Sunset at Angkor Wat. Photo (cc) Cap’n Surly.
The big story catching my eye at the moment is the discovery that there’s a lot more to Angkor Wat than previously thought. To some extent that shouldn’t be too surprising. The site is boasts massive buildings and is carefully planned. There’s some stunning engineering and hydraulics which feeds a network of pools. The problem is finding where the extra settlement is. The discovery of Angkor Wat was in the sixteenth century, but serious work only really started with the reports of Henri Mouhot in the 19th century. The big problem is finding the sites. Angkor is the stereotypical Lost City in the Jungle. The solution is to use radar which the Greater Angkor Project has been doing to look for plant growth and moisture.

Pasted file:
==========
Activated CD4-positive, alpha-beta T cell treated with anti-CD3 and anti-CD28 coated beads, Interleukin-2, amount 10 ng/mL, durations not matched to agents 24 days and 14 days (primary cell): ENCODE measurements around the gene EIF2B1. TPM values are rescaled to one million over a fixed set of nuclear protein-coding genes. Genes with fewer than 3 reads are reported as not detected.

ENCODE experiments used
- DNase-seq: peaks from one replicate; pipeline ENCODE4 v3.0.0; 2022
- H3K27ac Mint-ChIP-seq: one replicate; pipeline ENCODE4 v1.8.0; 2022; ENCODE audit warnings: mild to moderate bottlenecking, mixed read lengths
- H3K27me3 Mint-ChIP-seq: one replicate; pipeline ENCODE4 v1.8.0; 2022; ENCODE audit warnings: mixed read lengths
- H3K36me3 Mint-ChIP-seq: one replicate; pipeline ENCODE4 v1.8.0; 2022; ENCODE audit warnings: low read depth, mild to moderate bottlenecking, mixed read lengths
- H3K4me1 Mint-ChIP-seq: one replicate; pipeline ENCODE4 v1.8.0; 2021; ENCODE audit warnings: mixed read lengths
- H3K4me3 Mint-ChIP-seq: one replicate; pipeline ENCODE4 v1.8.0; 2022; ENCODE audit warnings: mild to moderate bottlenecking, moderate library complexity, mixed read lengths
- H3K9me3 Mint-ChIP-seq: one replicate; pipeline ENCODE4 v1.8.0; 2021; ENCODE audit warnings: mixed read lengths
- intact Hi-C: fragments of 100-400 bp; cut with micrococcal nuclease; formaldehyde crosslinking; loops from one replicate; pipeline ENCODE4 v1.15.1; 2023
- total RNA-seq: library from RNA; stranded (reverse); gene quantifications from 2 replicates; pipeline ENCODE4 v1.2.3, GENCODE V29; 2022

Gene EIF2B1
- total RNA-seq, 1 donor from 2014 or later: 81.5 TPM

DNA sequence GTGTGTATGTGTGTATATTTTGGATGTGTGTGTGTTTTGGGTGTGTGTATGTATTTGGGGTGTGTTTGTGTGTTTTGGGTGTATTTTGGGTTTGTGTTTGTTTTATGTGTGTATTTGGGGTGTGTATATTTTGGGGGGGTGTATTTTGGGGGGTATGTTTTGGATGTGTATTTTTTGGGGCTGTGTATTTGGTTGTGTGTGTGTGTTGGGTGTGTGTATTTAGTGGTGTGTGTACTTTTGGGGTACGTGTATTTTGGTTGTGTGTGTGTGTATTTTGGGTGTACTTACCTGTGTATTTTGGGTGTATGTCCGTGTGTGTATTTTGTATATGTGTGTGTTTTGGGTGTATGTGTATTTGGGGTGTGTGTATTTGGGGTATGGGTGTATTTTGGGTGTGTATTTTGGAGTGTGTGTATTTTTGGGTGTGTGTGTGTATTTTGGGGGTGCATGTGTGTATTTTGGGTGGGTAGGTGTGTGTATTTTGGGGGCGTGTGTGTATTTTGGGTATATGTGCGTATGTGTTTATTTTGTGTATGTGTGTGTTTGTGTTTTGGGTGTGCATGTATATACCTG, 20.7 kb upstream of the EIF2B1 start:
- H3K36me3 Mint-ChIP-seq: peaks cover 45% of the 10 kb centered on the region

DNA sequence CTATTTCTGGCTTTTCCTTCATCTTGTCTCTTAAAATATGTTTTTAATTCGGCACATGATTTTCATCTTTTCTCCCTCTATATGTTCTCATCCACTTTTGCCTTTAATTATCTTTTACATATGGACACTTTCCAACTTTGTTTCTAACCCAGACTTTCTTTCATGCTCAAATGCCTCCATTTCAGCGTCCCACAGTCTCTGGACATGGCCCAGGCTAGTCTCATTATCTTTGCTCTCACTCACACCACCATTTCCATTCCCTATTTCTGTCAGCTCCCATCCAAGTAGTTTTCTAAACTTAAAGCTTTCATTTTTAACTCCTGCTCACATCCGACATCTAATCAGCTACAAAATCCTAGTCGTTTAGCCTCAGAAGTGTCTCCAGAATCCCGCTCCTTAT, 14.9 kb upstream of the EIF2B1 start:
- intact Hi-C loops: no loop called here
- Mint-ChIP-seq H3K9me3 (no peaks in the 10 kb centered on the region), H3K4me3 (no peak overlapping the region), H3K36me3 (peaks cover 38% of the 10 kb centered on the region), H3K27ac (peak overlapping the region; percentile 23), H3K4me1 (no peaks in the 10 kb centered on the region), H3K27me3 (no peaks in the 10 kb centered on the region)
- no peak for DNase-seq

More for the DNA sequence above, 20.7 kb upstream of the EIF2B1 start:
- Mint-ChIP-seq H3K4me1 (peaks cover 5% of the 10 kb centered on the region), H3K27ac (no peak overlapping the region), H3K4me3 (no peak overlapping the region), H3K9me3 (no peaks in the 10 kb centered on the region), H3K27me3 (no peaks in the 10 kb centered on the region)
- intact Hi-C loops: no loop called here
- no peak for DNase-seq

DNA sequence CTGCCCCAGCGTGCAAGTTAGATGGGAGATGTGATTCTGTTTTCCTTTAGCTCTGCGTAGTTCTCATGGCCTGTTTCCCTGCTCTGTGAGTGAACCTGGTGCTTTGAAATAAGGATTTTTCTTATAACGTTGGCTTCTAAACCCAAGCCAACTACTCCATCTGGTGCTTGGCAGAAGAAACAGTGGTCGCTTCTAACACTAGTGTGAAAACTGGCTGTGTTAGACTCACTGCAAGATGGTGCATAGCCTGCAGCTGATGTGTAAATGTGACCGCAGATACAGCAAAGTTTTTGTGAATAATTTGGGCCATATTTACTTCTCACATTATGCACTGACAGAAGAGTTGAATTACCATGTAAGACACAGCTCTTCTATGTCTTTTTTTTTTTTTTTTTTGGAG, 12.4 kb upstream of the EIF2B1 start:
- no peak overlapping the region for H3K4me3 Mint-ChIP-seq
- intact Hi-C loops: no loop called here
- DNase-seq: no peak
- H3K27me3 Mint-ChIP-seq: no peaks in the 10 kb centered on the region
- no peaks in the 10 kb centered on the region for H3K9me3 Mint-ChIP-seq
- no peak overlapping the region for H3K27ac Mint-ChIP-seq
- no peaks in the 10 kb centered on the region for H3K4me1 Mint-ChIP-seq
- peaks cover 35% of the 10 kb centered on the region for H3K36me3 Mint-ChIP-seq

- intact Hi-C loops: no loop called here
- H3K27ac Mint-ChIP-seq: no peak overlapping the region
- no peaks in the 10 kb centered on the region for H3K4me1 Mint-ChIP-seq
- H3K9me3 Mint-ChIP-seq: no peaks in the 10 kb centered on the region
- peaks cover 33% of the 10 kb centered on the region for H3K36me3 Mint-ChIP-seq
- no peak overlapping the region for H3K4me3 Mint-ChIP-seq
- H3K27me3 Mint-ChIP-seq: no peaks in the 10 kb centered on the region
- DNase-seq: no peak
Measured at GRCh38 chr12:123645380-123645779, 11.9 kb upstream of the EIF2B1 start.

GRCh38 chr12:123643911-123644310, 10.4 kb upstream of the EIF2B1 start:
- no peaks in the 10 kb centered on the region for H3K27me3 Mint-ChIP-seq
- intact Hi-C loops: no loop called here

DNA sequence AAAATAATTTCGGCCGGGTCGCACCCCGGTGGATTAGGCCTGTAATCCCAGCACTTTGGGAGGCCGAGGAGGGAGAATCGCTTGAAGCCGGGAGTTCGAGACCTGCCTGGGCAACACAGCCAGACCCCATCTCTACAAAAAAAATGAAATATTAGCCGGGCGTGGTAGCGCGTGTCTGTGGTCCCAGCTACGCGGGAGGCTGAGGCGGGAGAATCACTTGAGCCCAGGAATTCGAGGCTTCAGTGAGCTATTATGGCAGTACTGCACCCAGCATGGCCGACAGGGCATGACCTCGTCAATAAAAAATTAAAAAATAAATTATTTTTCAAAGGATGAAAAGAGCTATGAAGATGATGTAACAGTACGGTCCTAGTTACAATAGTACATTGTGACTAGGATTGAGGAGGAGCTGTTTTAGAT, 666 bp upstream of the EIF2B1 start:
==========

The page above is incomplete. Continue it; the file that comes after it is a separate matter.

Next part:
You can’t build a massive city without there being some environmental impact, and the trick here is to see how plants grow after the site has been abandoned. Places where trenches were dug and ditches cut stay slightly damper than normal. Soil that accumulates over walls in contrast is better drained. This creates differences in in plant growth and produces images that look a bit like an x-ray or outline of the buildings. The results have been stunning. To quote Damien Evans, the Deputy Director of the project, “We have identified over a thousand new manmade ponds and at least 74 long-lost temples, by correlating the radar data with on-the-ground sampling.“